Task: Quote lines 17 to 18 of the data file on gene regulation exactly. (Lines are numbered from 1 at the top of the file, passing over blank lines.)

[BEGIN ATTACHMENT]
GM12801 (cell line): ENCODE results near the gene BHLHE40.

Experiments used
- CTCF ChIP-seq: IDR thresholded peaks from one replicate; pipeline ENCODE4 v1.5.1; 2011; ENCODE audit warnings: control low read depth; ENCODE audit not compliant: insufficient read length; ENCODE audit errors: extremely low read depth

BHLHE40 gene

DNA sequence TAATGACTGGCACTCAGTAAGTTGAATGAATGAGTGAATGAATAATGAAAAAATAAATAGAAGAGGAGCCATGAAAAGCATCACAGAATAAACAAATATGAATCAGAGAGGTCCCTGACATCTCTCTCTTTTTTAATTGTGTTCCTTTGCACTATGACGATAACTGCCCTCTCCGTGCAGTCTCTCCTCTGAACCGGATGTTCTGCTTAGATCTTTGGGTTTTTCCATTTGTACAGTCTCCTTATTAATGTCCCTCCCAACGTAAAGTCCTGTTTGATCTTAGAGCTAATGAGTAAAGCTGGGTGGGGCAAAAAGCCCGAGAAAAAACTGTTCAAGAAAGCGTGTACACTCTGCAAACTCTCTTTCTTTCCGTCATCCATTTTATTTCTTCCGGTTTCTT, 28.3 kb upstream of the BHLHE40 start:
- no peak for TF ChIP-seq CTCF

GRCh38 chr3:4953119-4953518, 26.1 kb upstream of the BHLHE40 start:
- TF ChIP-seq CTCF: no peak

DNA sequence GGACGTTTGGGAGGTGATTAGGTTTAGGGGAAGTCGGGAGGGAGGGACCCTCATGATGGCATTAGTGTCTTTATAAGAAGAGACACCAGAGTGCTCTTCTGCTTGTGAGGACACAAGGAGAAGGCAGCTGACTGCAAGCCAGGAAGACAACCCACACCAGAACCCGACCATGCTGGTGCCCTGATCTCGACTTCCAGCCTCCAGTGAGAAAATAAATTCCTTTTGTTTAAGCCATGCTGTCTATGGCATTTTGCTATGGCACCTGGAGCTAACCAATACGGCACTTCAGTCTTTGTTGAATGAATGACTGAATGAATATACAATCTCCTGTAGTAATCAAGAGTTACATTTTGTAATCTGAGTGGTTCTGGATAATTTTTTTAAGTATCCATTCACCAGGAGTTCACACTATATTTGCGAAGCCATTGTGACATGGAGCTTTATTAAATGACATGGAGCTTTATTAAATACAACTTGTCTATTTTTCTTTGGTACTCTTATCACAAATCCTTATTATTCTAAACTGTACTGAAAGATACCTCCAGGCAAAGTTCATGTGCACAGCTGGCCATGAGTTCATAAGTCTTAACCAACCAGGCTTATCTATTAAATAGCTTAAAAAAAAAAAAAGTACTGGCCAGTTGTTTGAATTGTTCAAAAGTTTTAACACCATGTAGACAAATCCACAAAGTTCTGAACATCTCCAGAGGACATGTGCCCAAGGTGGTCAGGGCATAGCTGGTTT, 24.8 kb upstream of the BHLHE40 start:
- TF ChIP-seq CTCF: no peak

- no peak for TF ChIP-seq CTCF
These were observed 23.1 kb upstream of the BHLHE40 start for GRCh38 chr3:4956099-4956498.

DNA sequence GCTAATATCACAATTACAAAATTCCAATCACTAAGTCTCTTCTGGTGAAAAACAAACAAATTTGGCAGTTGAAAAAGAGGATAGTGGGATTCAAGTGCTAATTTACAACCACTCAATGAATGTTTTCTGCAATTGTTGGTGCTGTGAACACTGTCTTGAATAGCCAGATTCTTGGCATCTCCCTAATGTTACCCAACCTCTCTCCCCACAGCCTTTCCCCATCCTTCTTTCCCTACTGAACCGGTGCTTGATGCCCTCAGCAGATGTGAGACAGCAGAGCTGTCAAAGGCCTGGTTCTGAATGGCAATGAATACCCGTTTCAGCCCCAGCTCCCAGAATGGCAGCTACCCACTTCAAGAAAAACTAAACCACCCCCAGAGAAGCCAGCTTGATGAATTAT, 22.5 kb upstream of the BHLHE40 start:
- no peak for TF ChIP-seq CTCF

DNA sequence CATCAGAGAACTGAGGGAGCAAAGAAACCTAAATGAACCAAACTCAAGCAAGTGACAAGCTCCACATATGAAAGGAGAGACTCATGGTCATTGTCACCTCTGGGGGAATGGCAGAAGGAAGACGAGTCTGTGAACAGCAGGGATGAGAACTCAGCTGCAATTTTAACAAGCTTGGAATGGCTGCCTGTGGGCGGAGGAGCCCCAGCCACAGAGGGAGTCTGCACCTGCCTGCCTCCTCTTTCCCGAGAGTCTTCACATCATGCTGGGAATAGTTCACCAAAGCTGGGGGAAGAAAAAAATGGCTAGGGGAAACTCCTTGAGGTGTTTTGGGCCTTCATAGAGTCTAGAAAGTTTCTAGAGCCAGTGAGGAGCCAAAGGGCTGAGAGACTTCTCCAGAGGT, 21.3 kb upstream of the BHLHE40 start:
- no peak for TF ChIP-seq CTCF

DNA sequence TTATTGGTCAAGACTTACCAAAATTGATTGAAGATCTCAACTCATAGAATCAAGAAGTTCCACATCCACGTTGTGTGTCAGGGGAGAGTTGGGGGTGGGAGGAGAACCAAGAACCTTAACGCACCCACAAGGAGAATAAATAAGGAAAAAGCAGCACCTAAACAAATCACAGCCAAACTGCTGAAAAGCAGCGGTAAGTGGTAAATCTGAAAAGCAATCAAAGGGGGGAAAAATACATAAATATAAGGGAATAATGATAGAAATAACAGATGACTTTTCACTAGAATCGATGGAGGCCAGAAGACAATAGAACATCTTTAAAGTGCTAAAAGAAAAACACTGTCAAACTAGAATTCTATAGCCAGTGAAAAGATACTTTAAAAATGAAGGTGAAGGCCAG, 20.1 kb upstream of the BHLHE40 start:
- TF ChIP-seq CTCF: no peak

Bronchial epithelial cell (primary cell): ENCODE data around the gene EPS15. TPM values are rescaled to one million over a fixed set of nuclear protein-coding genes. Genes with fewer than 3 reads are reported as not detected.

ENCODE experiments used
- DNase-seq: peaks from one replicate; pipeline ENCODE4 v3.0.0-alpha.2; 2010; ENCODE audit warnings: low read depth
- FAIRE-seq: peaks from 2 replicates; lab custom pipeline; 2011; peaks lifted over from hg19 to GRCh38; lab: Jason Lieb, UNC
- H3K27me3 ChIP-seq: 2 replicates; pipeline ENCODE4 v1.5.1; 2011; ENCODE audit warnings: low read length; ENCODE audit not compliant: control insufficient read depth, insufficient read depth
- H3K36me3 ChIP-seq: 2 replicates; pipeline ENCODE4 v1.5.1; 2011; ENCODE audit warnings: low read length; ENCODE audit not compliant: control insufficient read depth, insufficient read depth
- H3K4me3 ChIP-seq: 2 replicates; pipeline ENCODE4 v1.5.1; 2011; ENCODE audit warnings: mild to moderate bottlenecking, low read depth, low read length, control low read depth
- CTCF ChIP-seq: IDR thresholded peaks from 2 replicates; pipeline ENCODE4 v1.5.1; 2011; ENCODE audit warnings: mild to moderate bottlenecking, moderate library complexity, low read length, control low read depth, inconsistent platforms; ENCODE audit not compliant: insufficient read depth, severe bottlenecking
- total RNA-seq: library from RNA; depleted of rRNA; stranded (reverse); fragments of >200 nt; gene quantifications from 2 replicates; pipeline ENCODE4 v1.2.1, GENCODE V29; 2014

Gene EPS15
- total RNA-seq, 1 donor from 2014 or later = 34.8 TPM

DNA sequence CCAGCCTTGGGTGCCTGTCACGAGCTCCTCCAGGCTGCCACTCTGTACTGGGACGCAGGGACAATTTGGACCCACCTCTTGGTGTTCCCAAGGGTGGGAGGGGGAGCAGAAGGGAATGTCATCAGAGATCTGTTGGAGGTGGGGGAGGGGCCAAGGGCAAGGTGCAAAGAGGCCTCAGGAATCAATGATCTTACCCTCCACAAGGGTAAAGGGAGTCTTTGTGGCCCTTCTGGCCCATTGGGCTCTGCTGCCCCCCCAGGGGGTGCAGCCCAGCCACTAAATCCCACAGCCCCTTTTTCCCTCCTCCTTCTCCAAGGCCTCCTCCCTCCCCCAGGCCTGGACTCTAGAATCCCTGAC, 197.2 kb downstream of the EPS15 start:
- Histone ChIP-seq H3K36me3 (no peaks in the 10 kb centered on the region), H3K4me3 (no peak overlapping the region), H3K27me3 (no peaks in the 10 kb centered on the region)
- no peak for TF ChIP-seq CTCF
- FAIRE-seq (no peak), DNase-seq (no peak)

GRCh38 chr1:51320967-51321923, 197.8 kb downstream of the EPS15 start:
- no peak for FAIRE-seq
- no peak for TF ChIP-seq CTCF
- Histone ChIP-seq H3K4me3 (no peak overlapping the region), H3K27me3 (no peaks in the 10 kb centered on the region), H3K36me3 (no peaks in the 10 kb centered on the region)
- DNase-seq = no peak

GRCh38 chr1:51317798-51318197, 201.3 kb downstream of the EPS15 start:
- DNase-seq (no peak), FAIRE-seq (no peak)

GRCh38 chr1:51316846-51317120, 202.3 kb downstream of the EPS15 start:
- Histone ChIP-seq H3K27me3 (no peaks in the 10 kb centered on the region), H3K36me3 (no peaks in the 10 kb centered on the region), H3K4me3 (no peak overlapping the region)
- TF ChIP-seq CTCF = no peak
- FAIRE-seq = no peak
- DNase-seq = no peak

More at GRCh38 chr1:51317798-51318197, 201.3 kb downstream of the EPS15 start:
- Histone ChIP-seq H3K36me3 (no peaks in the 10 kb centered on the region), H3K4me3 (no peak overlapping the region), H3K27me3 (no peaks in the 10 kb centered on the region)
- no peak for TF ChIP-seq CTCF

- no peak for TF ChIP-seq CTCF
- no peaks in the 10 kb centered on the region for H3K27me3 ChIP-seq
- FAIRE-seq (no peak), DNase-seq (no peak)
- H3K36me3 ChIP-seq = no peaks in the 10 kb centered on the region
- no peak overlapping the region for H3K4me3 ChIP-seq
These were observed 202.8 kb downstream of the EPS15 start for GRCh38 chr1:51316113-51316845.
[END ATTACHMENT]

DNA sequence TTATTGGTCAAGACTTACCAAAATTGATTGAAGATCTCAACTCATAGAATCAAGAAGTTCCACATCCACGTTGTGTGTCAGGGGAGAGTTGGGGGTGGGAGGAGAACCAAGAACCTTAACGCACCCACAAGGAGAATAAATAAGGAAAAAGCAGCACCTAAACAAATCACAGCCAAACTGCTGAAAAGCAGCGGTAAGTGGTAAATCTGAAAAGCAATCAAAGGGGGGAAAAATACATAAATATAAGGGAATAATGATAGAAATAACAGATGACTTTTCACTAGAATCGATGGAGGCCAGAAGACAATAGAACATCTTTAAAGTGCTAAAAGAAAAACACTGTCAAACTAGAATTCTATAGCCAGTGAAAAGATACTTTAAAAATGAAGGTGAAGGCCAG, 20.1 kb upstream of the BHLHE40 start:
- TF ChIP-seq CTCF: no peak